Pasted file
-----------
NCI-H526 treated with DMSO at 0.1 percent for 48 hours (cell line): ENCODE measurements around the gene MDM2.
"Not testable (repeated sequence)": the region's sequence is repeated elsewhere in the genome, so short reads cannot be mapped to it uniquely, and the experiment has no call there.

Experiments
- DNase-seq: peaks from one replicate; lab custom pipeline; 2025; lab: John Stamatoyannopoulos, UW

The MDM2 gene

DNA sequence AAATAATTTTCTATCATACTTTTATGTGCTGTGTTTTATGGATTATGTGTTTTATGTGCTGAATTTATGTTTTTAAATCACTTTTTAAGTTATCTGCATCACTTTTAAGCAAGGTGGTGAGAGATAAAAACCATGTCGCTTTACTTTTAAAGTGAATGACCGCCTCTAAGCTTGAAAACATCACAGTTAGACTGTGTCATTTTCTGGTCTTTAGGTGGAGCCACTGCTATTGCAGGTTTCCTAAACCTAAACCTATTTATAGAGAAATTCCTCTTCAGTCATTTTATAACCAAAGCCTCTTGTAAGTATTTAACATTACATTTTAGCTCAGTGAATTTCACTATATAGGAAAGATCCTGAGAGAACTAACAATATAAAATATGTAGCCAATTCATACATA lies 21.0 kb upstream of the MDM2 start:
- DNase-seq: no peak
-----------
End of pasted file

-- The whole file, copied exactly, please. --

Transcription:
NCI-H526 treated with DMSO at 0.1 percent for 48 hours (cell line): ENCODE measurements around the gene MDM2.
"Not testable (repeated sequence)": the region's sequence is repeated elsewhere in the genome, so short reads cannot be mapped to it uniquely, and the experiment has no call there.

Experiments
- DNase-seq: peaks from one replicate; lab custom pipeline; 2025; lab: John Stamatoyannopoulos, UW

The MDM2 gene

DNA sequence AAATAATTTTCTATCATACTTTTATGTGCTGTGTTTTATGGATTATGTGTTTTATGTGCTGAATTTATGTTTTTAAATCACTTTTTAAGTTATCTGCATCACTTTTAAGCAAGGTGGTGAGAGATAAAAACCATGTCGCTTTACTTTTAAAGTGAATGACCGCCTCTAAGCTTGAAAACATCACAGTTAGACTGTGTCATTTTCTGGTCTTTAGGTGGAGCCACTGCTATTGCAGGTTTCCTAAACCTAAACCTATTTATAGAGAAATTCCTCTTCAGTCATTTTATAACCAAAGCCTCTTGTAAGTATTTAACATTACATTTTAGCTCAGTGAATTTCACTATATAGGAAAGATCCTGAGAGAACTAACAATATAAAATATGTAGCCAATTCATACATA lies 21.0 kb upstream of the MDM2 start:
- DNase-seq: no peak